At first, she had me doing simple tasks like her homework, laundry, cooking, etc…For all intents and purposes you could have said we were dating which is what most people thought anyway. Only, the road was one way. I was incapable of thinking at that point. I honestly wish I could tell you more about the three years I was under Eliza’s spell, but it was all an insignificant blur. At least, up until the very end. In those three years, I managed to drop out of college, get a part-time job at an amusement park selling silly light up trinkets, nearly lost my best friend, and came within a hair’s width of permanently being in the clutches of Eliza by almost signing over my soul. In order to break a master/slave spell, the item of the slave must be given back to the slave by the master. What happened was a stroke of dumb luck. During our three years together, Eliza had squandered many spells on people that either backfired or were weak at best. In her flimsy research, she found a grimoire that stated if a witch took the soul of another, her spell casting effectiveness would increase ten-fold…When I reflect back on it, it sounds like something she read out of a video game manual and for all I know, that could have been the case. Taking the soul of another seems like it should be an arduous process, but after doing my own research I discovered it is nothing more than a few incantations and signing on a line drawn with the blood of baby albatross. Nothing to it. I remember when Eliza said sign on the line of baby albatross blood, looking for something to write with and seeing my drafting pencil blazing through the murkiness in my brain as it sat perched in a dusty cup; bathed in the golden shoestring rays of the early morning sun on the window sill of her dorm room.
“Hey,” I said as I walked over and snatched my pencil out of the dusty cup. “I’ve been looking for this. Are you done with it?”
“Yeah. Sure. Fine. Whatever,” Eliza replied impatiently as she continued refused to look up from the grimoire she read from.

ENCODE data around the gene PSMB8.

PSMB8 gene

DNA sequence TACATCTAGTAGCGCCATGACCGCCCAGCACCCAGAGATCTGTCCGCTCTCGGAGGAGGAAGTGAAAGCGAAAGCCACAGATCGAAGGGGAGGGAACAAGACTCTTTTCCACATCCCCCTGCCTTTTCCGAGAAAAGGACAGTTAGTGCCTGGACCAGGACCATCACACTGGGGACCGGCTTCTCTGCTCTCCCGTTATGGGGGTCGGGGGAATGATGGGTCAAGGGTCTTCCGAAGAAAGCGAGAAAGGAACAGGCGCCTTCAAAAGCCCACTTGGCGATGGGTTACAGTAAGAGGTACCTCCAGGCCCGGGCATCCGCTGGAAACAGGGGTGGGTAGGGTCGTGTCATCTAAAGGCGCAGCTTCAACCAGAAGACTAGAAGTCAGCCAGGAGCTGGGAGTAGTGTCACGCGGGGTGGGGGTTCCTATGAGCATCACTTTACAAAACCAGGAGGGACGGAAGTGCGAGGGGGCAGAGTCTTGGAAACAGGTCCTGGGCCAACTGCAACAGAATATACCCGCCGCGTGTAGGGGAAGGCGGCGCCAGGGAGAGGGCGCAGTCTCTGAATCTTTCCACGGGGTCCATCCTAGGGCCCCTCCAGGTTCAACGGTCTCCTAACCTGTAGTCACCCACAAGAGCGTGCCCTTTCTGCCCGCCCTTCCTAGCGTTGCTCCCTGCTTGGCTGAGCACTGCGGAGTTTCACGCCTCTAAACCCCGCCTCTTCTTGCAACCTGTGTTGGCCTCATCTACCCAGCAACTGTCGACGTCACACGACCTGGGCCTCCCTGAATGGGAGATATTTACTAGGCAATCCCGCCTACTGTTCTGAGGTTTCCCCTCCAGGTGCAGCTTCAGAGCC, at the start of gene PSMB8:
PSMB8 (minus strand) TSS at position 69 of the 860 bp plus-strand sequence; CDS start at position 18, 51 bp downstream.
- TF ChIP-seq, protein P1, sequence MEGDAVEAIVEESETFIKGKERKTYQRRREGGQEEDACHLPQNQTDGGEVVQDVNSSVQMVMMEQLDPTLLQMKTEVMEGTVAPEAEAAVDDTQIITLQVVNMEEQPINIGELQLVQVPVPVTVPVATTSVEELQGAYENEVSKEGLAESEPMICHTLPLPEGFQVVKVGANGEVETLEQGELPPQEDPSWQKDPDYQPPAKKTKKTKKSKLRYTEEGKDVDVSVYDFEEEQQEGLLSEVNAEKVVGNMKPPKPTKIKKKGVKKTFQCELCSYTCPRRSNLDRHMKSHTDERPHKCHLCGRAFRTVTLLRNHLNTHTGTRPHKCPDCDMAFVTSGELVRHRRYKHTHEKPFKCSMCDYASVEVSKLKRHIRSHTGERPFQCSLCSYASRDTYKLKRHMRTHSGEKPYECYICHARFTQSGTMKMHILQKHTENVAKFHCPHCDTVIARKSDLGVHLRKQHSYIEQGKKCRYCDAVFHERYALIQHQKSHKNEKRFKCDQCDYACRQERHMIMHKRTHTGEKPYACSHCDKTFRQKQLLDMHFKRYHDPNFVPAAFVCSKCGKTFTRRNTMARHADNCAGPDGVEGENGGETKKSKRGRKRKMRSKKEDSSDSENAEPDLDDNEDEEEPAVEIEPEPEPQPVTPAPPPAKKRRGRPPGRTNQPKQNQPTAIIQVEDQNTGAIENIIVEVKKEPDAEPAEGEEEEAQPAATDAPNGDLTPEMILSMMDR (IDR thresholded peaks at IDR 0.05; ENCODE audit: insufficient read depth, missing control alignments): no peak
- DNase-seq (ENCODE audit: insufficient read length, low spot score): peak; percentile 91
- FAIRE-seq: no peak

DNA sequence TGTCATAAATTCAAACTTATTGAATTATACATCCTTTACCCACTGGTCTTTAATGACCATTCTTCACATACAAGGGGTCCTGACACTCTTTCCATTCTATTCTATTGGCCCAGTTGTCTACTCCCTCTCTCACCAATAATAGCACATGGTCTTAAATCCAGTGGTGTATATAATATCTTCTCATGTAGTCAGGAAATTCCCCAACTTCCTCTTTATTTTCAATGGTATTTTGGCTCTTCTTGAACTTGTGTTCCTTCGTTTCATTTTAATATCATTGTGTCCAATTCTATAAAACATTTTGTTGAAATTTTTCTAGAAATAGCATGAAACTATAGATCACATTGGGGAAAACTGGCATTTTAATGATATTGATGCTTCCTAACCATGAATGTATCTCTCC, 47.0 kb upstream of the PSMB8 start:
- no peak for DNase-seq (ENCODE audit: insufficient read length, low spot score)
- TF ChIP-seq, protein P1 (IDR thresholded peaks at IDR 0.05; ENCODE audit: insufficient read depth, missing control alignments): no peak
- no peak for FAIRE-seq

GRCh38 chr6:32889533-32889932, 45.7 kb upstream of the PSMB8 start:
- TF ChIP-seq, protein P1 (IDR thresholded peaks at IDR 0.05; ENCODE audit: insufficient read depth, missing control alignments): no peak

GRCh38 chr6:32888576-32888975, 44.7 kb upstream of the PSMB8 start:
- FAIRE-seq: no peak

The best way I can describe the jolt I felt when I regained ownership of my beloved pencil and was consequently released from the grip of the spell I had been under for three dark years is like this: imagine having a rubber band that was stretched the distance travelled in three years being released and snapping against the back of your neck within seconds. In two words: unpleasantly shocking. After all the realizations hit, I did the only thing that made sense at the time and moved back to Mucksville; jobless, penniless, and on the border of becoming the next poster child for mental health month. But as I said, I’m not crazy. Never have been and don’t plan on being. My mother, bless her soul, forgave her prodigal son and allowed me to live at home again. And with all the damage Eliza did to my once promising life, you would think she would have the common decency to move on, but unfortunately evil has a way of turning up again and again. Aside from my mother, there was one other who was there to help pick up the pieces of this poached humpty dumpty.
“Sooooo,” J said dramatically, “you were under the spell of a witch for the past three years because of a graphing pencil—which by the way is a really nice pencil—your father gave you before he died?”
“I know how it sounds,” I said automatically on the defensive. “But I’m not crazy.”
J was the only one I could confide in about this whole witch business without worrying about whether or not I was going to get the men in white called on me.
“Never said you were. The crazy part is you and I went to high school with a witch and I didn’t know about it.”
“Eliza Radcliffe?” I offered.
“She really was a witch?” J’s eyes sparked with recognition and a sprinkle of thoughtfulness. “I thought people were just being mean when they said that.”
“For all we know, they probably thought they were just being mean too, but she is a bona fide witch. Not a very good one either.”
J rolled the last statement around in his head then asked, “not very good in the sense of moral alignment or skill?”
“Ah. Hm. Well, stranger things I guess.”